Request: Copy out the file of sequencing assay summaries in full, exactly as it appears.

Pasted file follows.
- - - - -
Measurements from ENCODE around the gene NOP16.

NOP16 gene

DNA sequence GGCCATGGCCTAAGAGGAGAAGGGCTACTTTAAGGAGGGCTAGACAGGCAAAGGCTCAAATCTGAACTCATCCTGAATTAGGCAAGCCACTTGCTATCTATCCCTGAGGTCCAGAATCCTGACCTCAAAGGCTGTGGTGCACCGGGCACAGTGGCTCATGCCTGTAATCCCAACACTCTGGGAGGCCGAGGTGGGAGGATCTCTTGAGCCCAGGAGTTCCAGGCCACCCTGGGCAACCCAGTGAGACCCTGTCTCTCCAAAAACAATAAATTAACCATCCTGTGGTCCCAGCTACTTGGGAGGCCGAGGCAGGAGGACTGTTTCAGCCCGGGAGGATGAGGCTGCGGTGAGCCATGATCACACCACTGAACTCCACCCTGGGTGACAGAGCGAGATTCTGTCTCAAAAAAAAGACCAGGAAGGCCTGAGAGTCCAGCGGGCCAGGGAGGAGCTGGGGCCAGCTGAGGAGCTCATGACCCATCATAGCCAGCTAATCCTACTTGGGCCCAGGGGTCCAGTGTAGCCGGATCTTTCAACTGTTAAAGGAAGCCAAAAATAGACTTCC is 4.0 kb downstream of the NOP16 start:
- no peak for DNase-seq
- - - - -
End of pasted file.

Measurements from ENCODE around the gene NOP16.

NOP16 gene

DNA sequence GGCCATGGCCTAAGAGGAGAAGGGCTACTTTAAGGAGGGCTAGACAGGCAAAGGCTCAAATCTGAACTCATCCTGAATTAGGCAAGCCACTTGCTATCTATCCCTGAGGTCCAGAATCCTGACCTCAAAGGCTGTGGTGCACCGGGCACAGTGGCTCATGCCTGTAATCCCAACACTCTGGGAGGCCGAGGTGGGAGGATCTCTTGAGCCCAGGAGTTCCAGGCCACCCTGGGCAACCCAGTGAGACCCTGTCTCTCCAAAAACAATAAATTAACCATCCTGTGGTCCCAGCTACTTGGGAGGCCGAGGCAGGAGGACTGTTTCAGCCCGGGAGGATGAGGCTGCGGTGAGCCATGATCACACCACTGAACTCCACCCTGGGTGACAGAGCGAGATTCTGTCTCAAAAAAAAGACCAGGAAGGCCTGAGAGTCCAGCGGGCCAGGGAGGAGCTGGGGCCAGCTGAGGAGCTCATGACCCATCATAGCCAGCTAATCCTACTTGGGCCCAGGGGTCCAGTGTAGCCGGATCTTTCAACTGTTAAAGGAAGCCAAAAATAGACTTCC is 4.0 kb downstream of the NOP16 start:
- no peak for DNase-seq